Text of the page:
The objective of this project is to identify, develop, test, and commercialize emissions control and monitoring technologies that can be implemented by exploration and production (E&P) operators to significantly lower the cost of environmental compliance and expedite project permitting. The project team takes considerable advantage of the emissions control research and development efforts and practices that have been underway in the gas pipeline industry for the last 12 years. These efforts and practices are expected to closely interface with the E&P industry to develop cost-effective options that apply to widely-used field and gathering engines, and which can be readily commercialized. The project is separated into two phases. Phase 1 work establishes an E&P industry liaison group, develops a frequency distribution of installed E&P field engines, and identifies and assesses commercially available and emerging engine emissions control and monitoring technologies. Current and expected E&P engine emissions and monitoring requirements are reviewed, and priority technologies are identified for further development. The identified promising technologies are tested on a laboratory engine to confirm their generic viability. In addition, a full-scale field test of prototype emissions controls will be conducted on at least ten representative field engine models with challenging emissions profiles. Emissions monitoring systems that are integrated with existing controls packages will be developed. Technology transfer/commercialization is expected to be implemented through compressor fleet leasing operators, engine component suppliers, the industry liaison group, and the Petroleum Technology Transfer Council. This topical report discusses work completed during Phase 1 of the project Cost Effective Reciprocating Engine Emissions Control and Monitoring for E&P Field and Gathering Engines. In this report information, data, and results are compiled and summarized from quarterly reports 1 through 15. Results for each of the tasks in Phase 1 are presented.

  7. Decline curve analysis for horizontal wells

    E-Print Network [OSTI]

    Shih, Min-Yu

    1994-01-01T23:59:59.000Z

    support kept me from losing sight of my goals. Thanks to Sam Hou, Joseph Wang, Robert Liau, James Wang, and Shou for their company and in particular to Li Fan and Mrs. Shou-Lee Chang for their caring and delicious meals when I forgot my dinner. Thanks... Pressure (L/2xe= 0. 2) Composite Dimensionless Flow Rate Integral and Flow Rate Integral Derivative Functions Type Curve for an Infinite-Conductivity Horizontal Well Located in the Center of a Square Drainage Area, Producing at Constant Bottomhole...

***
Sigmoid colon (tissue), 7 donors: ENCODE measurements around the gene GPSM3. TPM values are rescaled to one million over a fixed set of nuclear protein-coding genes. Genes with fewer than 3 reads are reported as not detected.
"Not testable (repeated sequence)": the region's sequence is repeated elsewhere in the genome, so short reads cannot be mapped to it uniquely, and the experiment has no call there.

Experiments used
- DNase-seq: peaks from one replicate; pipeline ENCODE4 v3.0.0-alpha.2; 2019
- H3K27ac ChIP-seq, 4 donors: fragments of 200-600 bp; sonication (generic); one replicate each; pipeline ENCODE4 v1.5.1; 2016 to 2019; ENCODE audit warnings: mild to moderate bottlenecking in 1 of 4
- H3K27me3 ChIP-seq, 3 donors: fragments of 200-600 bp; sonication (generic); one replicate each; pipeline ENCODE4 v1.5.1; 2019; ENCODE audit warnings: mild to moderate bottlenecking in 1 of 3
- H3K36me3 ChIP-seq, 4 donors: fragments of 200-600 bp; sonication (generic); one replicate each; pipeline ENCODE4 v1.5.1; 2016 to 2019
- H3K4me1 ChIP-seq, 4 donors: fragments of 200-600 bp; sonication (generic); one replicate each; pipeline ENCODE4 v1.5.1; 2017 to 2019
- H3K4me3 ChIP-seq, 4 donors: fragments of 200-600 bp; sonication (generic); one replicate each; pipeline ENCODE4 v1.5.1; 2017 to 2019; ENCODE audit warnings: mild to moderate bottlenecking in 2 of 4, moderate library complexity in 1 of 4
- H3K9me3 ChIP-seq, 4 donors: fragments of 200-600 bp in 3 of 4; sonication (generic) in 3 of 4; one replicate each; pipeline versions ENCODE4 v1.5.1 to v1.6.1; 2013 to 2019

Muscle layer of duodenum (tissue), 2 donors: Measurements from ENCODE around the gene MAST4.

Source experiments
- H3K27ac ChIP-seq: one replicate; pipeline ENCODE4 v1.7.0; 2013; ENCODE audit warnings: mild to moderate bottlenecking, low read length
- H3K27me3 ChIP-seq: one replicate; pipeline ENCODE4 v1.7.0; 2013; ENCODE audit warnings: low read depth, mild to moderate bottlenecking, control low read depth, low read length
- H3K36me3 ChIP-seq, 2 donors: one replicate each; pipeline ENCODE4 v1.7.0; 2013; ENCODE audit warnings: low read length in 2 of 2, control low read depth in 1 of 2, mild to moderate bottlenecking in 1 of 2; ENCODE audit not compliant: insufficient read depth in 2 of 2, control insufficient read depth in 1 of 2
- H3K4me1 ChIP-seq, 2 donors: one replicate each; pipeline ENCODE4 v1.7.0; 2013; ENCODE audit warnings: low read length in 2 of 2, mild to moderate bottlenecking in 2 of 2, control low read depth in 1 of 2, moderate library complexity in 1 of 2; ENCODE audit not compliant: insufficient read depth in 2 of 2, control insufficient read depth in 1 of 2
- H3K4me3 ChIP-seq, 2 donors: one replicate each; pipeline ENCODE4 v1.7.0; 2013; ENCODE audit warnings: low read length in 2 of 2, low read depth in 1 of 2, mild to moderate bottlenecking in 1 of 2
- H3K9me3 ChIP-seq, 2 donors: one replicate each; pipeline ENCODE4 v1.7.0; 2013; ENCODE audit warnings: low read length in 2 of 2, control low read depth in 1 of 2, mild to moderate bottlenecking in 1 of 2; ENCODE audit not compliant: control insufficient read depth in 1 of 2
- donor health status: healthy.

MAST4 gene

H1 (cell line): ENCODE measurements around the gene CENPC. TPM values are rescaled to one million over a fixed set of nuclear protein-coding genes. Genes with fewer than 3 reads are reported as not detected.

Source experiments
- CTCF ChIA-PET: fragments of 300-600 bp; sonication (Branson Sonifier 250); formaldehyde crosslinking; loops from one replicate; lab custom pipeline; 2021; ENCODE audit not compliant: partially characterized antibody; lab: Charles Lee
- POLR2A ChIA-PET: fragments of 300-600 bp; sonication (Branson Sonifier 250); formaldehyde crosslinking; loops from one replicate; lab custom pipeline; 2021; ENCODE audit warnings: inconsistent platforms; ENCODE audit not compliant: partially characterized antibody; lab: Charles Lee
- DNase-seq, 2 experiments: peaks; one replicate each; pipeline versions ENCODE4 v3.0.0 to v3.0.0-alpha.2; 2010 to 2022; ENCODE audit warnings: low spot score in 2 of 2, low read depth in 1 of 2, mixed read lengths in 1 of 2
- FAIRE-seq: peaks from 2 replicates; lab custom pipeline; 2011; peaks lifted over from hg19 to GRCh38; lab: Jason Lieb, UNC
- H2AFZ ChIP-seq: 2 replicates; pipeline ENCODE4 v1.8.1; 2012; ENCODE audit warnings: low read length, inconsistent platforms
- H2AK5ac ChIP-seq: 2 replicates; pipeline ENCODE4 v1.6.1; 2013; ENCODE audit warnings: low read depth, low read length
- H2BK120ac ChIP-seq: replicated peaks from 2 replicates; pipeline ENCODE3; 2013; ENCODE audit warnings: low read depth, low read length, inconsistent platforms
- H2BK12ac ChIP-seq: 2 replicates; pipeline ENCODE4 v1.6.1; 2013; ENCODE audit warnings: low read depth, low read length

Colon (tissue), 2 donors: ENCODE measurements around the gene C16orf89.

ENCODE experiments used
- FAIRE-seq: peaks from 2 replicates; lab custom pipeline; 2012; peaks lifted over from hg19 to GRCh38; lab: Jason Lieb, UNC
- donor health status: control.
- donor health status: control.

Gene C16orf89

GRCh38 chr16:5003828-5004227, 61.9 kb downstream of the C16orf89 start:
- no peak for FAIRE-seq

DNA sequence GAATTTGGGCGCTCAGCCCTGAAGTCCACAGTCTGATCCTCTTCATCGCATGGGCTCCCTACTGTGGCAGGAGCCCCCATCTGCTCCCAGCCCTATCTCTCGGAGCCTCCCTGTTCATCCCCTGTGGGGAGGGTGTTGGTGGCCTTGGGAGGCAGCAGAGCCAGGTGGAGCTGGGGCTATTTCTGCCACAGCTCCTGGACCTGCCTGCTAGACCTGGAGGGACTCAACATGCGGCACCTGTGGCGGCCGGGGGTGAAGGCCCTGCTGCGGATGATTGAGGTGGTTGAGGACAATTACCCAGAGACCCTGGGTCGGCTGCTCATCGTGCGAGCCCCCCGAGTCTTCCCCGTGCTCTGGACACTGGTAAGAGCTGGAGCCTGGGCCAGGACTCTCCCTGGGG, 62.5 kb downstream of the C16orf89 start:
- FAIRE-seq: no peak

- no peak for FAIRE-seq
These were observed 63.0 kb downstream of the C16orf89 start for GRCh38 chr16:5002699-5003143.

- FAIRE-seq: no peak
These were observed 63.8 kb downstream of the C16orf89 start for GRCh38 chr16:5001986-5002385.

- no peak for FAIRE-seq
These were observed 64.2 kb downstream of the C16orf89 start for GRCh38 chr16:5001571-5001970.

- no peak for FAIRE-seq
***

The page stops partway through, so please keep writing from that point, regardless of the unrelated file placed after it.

8. Radiative Levitation in Hot Horizontal Branch Stars

    E-Print Network [OSTI]

    W. Landsman

    1999-06-08T23:59:59.000Z

    There is now considerable evidence that horizontal branch (HB) stars hotter than about 11,500 K experience an enormous enhancement of their photospheric iron abundance due to radiative levitation. In globular clusters, the photospheric iron abundance can reach values of [Fe/H] ~ +0.3, or up to two orders of magnitude higher than the cluster iron abundance. Model atmospheres which take into account the iron overabundance are needed for understanding the appearance of the HB in globular cluster color-magnitude diagrams (CMDs), for the derivation of accurate luminosities, gravities and masses, and for the ultraviolet spectral synthesis of old, metal-poor stellar populations.

  9. In situ bioremediation using horizontal wells

    SciTech Connect (OSTI)

    NONE

    1995-04-01T23:59:59.000Z

    In Situ Bioremediation (ISB), which is the term used in this report for Gaseous Nutrient Injection for In Situ Bioremediation, remediates soils and ground water contaminated with volatile organic compounds (VOCs) both above and below the water table. ISB involves injection of air and nutrients (sparging and biostimulation) into the ground water and vacuum extraction to remove .VOCs from the vadose zone concomitant with biodegradation of VOCs. The innovation is in the combination of 3 emerging technologies, air stripping, horizontal wells, and bioremediation via gaseous nutrient injection with a baseline technology, soil vapor extraction, to produce a more efficient in situ remediation system.

  10. Decontamination of large horizontal concrete surfaces outdoors

    SciTech Connect (OSTI)

    Barbier, M.M.; Chester, C.V.

    1980-01-01T23:59:59.000Z

    A study is being conducted of the resources and planning that would be required to clean up an extensive contamination of the outdoor environment. As part of this study, an assessment of the fleet of machines needed for decontaminating large outdoor surfaces of horizontal concrete will be attempted. The operations required are described. The performance of applicable existing equipment is analyzed in terms of area cleaned per unit time, and the comprehensive cost of decontamination per unit area is derived. Shielded equipment for measuring directional radiation and continuously monitoring decontamination work are described. Shielding of drivers' cabs and remote control vehicles is addressed.

  11. Electron beam skull melting and refining of secondary copper

    SciTech Connect (OSTI)

    Bychkov, Y.; Ladokhin, S. [Donetskvtortsvetmet, Donetsk (Ukraine)

    1995-12-31T23:59:59.000Z